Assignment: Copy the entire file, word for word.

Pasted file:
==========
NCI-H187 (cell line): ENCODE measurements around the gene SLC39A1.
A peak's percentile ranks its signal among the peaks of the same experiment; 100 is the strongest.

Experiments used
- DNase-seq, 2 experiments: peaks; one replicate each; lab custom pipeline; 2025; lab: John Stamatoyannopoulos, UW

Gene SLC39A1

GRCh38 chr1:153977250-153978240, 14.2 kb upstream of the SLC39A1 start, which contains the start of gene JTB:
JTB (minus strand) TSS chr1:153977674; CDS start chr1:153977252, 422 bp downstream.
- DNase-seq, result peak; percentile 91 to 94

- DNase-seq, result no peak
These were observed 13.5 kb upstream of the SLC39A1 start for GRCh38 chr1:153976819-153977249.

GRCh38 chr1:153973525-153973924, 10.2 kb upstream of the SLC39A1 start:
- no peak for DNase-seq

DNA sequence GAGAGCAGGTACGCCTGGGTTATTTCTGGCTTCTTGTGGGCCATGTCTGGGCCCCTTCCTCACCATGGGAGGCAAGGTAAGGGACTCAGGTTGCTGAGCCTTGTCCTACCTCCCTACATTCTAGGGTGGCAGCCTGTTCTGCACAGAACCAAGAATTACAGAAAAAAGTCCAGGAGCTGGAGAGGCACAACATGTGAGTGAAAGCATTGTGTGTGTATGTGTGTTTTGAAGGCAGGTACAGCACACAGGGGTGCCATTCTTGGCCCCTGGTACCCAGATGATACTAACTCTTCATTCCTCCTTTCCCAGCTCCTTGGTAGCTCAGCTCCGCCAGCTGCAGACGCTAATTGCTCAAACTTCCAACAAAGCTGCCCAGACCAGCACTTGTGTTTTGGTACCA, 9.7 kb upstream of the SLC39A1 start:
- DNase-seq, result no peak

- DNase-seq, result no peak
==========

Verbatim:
NCI-H187 (cell line): ENCODE measurements around the gene SLC39A1.
A peak's percentile ranks its signal among the peaks of the same experiment; 100 is the strongest.

Experiments used
- DNase-seq, 2 experiments: peaks; one replicate each; lab custom pipeline; 2025; lab: John Stamatoyannopoulos, UW

Gene SLC39A1

GRCh38 chr1:153977250-153978240, 14.2 kb upstream of the SLC39A1 start, which contains the start of gene JTB:
JTB (minus strand) TSS chr1:153977674; CDS start chr1:153977252, 422 bp downstream.
- DNase-seq, result peak; percentile 91 to 94

- DNase-seq, result no peak
These were observed 13.5 kb upstream of the SLC39A1 start for GRCh38 chr1:153976819-153977249.

GRCh38 chr1:153973525-153973924, 10.2 kb upstream of the SLC39A1 start:
- no peak for DNase-seq

DNA sequence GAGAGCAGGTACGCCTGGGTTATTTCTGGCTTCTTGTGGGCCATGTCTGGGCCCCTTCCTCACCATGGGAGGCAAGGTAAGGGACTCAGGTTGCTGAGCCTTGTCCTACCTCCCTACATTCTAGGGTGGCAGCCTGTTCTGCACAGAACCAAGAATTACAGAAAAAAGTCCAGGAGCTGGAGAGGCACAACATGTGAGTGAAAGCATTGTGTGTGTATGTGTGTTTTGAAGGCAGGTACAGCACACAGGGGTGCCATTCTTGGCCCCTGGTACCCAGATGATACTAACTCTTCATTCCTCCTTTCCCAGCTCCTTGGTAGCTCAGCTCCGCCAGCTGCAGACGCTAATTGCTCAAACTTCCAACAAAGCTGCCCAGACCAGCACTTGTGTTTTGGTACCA, 9.7 kb upstream of the SLC39A1 start:
- DNase-seq, result no peak

- DNase-seq, result no peak